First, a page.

A simple click on a YouTube video seems harmless, but it has a larger impact than expected and hidden consequences. The YouTube algorithm suggests videos tailored to the interests of each person with the intent of keeping people on the platform.
Anyone who has been on the platform knows that after watching one video, it is highly likely that similar content will be presented. According to a 2018 survey by Pew Research Center, 81% of U.S. adults on YouTube periodically watch videos recommended by the algorithm.
“The algorithm is actually trying to find a few rabbit holes that are very powerful, trying to find which rabbit hole is the closest to your interest,” said former YouTube engineer Guillame Chaslot on The Social Dilemma. “And then if you start watching one of those videos, then it will recommend it over and over again.”
By suggesting videos similar to those the user has already seen, it is more likely that they will watch them, therefore spending more of their time on YouTube. The recommended section also makes it easier to find and access new content so that people can just choose from what is recommended to them and “almost never have to search,” according to Luke Jones ‘23, a regular user.
“If I’m interested in learning about a certain topic, I’ll look one type of video up and then after I watch that first video, YouTube will recommend more that I end up watching too,” said Charisse Chua ‘22.
Algorithms are used across all social platforms, but they have the same three goals: engagement, growth and advertising. The job of these algorithms “is to figure out what to show you to keep those [goal] numbers going up,” according to former Google design ethicist Tristan Harris on The Social Dilemma.
“You are giving the computer the goal state, ‘I want this outcome,’ and then the computer itself is learning how to do it … and so, every day, it gets slightly better at picking the right posts in the right order so that you spend longer and longer in that product,” said former Twitter executive Jeff Seibert on The Social Dilemma.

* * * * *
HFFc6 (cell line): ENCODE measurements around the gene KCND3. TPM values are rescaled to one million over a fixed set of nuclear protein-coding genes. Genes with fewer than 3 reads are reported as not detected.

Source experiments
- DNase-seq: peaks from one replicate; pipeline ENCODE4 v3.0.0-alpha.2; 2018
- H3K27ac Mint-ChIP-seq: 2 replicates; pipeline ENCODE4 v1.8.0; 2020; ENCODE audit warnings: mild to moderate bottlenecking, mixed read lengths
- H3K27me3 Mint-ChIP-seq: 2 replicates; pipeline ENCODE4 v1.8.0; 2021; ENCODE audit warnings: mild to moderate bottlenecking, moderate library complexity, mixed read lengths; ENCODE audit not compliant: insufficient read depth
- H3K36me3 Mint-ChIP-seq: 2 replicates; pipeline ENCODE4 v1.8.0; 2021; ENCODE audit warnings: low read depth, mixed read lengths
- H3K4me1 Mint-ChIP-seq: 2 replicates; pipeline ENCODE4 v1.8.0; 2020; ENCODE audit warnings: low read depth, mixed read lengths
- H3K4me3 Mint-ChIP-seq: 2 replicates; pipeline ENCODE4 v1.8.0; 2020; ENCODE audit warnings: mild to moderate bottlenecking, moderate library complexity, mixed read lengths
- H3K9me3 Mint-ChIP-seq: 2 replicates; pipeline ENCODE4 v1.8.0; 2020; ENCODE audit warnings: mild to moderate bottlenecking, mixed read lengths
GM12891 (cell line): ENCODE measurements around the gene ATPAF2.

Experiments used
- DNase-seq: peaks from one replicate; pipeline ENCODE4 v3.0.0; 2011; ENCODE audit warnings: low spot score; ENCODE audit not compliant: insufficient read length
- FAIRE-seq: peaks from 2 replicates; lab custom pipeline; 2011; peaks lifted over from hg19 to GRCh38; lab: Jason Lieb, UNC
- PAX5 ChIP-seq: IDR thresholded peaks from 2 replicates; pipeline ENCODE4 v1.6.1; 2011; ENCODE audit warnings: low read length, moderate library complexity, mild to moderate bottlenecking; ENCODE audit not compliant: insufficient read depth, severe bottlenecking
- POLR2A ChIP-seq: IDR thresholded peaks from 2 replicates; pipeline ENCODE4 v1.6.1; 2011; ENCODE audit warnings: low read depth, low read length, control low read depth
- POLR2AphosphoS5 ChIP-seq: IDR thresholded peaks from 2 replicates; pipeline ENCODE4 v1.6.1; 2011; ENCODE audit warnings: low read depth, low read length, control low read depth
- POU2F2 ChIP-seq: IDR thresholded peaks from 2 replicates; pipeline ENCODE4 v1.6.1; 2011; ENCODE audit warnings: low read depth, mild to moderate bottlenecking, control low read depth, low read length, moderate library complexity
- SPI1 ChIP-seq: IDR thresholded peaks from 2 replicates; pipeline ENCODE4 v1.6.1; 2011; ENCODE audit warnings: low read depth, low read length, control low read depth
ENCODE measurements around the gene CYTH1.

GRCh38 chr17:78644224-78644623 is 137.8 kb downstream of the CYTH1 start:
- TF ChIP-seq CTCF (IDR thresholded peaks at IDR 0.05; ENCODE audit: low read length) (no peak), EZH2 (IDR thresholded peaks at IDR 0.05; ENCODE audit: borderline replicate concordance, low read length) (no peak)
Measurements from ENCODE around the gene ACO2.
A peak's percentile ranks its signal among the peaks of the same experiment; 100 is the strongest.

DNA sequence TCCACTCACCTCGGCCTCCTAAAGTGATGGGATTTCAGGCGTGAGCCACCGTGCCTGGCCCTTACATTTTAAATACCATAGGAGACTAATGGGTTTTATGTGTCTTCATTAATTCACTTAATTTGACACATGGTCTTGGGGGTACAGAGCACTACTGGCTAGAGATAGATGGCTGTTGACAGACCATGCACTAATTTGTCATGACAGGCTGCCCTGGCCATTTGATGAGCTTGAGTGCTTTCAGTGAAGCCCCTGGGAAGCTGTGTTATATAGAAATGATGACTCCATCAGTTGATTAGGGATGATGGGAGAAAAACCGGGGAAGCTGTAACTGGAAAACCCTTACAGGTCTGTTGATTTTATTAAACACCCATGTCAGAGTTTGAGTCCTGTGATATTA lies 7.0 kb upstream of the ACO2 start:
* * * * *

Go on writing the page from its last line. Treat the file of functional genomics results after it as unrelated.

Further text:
Internet companies are some of the richest in the world, but people may not think about what they are doing to make so much money. Many of these popular services are free, but when it comes to money, “If you’re not paying for the product, then you are the product,” said Harris.
“When you think about how some of these companies work, it starts to make sense,” said former Google engineer Justin Rosenstein on The Social Dilemma. “There are all these services on the Internet that we think of as free, but they’re not free. They’re paid for by advertisers … in exchange for showing their ads to us … our attention is the product being sold to advertisers.”
This process is called surveillance capitalism, or “profiting off of the infinite tracking of everywhere everyone goes by large technology companies,” according to Harris. The main goal of these companies is to make sure that the advertisers are successful so that they make more money.
“This is what every business has always dreamt of: to have a guarantee that if it places an ad, it will be successful,” said Dr. Shoshana Zuboff, author of The Age of Surveillance Capitalism on The Social Dilemma. “They sell certainty. In order to be successful in that business, you have to have great predictions. Great predictions begin with one imperative: you need a lot of data.”
The real reason for the algorithm is to collect data and serve it up to targeted advertising. This ensures that the advertiser profits, but for many people “it is concerning that [YouTube is] watching what we are doing,” said Abhigna Srikantam ‘23.
“I try not to think about [how much information YouTube gathers] because whenever I do, it’s actually really frightening,” said Chua. “They know so much about me and what I like to watch and are constantly collecting data that I don’t know about.”